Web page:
Trump’s selection of Sessions to head the DOJ alarmed drug policy reformers who view the former Alabama senator as a “drug war dinosaur.” That’s because Sessions has long held retrograde views on marijuana and the disastrous war on drugs. During a Senate hearing last year, Sessions spoke out against weed and urged the federal government to send the message to the public that “good people don’t smoke marijuana.” He went on to criticize Obama for not speaking out more forcefully against the drug, saying that “we need grown-ups in Washington to say marijuana is not the kind of thing that ought to be legalized.” In separate comments last year, Sessions also called the legalization of marijuana “a mistake.”

And while Sessions didn’t appear to suggest there would be radical changes to federal enforcement of marijuana laws during his confirmation hearings last month, he only offered vague answers about how he might approach the drug and left the door open for increased federal interference with states.

Drug policy reformers have raised concerns that Sessions could use the FBI to crack down on marijuana operations nationwide, or direct the Drug Enforcement Administration to enforce federal prohibition outside of the jurisdiction of the U.S. Court of Appeals for the 9th Circuit. The court ruled in August that a federal rider blocks federal officials from prosecuting state-legal marijuana operators and patients. But that rider must be re-approved annually, and if it’s allowed to expire, Sessions could then order the DEA to enforce federal law nationally. He could also sue the various state governments that have set up regulatory schemes.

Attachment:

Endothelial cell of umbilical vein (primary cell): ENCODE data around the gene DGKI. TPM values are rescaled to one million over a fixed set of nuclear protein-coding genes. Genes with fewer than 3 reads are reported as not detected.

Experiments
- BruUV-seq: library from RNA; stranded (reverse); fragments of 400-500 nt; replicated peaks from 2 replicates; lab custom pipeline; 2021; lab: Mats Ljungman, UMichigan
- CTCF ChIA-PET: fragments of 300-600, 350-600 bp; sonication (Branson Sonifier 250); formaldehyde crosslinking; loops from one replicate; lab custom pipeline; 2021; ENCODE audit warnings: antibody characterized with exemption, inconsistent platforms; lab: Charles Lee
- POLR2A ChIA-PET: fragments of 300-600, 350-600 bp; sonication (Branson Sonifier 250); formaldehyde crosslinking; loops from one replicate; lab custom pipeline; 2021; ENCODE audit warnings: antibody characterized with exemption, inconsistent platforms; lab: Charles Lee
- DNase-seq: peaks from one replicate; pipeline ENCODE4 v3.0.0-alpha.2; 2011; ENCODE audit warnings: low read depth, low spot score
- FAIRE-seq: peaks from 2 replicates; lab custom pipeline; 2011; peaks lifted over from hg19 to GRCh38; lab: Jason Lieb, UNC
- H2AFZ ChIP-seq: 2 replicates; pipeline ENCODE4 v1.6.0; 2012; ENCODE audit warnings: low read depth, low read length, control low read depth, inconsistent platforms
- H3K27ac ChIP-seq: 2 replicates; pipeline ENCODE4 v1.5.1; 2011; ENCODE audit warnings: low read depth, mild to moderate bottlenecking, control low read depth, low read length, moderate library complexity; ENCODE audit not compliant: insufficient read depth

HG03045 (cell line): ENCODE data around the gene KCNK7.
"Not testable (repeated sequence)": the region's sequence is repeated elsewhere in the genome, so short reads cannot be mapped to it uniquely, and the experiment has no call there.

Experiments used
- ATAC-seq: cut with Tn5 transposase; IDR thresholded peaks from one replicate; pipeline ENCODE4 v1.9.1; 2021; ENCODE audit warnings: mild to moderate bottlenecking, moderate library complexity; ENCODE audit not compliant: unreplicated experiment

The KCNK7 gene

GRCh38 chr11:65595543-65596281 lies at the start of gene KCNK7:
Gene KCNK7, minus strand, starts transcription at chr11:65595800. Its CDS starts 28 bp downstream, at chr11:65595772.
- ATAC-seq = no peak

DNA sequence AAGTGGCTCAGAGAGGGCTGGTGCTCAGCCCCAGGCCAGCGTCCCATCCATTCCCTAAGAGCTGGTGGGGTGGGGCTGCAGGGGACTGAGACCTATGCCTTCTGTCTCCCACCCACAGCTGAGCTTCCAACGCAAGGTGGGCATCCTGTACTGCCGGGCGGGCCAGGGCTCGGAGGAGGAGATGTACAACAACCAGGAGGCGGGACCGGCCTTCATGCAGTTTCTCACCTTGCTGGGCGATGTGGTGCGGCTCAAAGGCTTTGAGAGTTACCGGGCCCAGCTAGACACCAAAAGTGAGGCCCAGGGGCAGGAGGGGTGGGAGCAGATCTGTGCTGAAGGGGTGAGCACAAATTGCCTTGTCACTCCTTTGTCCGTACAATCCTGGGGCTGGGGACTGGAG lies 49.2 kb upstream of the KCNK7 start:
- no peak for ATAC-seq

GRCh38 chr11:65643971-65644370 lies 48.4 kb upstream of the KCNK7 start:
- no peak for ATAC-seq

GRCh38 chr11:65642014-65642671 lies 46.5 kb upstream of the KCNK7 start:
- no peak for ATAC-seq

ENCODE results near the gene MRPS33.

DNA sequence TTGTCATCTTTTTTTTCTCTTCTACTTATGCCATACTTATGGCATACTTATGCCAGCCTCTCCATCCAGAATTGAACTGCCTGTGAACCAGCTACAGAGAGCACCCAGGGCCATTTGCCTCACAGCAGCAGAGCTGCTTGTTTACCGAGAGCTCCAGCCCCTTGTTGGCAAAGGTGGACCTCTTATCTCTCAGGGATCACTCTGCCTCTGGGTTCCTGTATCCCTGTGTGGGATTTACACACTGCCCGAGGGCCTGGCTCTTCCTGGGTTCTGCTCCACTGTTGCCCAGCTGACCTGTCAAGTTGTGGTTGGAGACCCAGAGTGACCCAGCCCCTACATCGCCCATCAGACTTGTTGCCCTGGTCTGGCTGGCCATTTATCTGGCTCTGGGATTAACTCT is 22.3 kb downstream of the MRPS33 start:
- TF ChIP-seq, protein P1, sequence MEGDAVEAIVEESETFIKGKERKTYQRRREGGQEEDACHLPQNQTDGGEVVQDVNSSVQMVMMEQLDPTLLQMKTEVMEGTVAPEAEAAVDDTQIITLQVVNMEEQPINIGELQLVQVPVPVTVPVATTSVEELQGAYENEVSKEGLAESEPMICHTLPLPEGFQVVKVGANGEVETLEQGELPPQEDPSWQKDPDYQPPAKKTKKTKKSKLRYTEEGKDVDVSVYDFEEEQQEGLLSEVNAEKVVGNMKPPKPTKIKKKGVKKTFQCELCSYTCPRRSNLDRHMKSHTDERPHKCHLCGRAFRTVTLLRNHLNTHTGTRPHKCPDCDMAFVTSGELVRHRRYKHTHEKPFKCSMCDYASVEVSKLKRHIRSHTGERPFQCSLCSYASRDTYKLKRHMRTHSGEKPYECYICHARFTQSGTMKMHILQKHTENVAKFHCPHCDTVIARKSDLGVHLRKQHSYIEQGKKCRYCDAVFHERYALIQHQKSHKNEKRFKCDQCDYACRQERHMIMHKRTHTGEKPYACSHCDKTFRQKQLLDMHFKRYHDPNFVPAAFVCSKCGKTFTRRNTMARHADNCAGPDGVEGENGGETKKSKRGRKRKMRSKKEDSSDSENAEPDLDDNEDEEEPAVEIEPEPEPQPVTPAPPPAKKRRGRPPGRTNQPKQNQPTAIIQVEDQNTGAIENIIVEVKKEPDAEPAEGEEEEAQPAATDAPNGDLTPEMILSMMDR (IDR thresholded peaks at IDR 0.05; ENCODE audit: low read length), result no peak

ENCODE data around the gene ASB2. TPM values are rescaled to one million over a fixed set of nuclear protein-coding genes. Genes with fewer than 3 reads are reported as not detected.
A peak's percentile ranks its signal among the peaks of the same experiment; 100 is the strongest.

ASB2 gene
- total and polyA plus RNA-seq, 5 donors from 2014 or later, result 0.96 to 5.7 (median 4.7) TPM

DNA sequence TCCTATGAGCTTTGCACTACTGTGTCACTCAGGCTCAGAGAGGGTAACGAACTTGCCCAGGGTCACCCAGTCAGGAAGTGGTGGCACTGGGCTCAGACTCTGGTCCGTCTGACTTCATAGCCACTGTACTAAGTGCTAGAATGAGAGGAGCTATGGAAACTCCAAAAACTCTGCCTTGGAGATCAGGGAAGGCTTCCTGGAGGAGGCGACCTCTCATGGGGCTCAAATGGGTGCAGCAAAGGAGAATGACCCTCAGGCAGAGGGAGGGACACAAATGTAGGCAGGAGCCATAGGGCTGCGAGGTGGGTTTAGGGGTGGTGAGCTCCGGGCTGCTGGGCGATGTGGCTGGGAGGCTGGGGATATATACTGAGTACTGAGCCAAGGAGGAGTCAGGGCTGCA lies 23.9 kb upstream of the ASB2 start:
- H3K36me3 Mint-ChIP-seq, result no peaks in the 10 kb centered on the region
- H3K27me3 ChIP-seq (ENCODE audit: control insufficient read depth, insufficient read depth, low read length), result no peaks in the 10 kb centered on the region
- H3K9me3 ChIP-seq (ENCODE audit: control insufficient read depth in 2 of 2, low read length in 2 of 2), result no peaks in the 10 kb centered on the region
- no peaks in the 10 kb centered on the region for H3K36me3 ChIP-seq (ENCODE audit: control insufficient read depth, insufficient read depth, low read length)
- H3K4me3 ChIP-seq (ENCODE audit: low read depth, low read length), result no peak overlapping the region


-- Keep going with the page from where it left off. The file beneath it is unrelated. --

Marijuana is the most commonly used illicit substance in the United States, and the trend of states bucking prohibition in favor of legal regulation of the plant reflects a broad cultural shift toward greater acceptance of marijuana. National support for the legalization of the drug has risen dramatically in recent years, recently reaching historic highs in multiple polls. And states like Colorado, the first to establish a regulated adult-use marijuana marketplace, have seen successes that have debunked some lawmakers’ and law enforcers’ predictions that such policies would result in disaster.

A survey from Quinnipiac University released last week found a strong majority of American voters ― 71 percent ― want the federal government to respect state marijuana laws. In that survey, majorities of Republicans, Democrats, independents and every age group polled agreed the feds should not enforce prohibitionist laws on states that have legalized marijuana.

Marijuana policy reform advocates said Sessions’ comments actually show the need for further reform.

“By talking about marijuana and violence, the attorney general is inadvertently articulating the strongest argument that exists for legalization, which is that it allows regulated markets in a way that prohibition does not,” said Tom Angell, chairman of drug policy reform group Marijuana Majority. “The only connection between marijuana and violence is the one that exists when illegal sellers battle it out for profits in the black market.”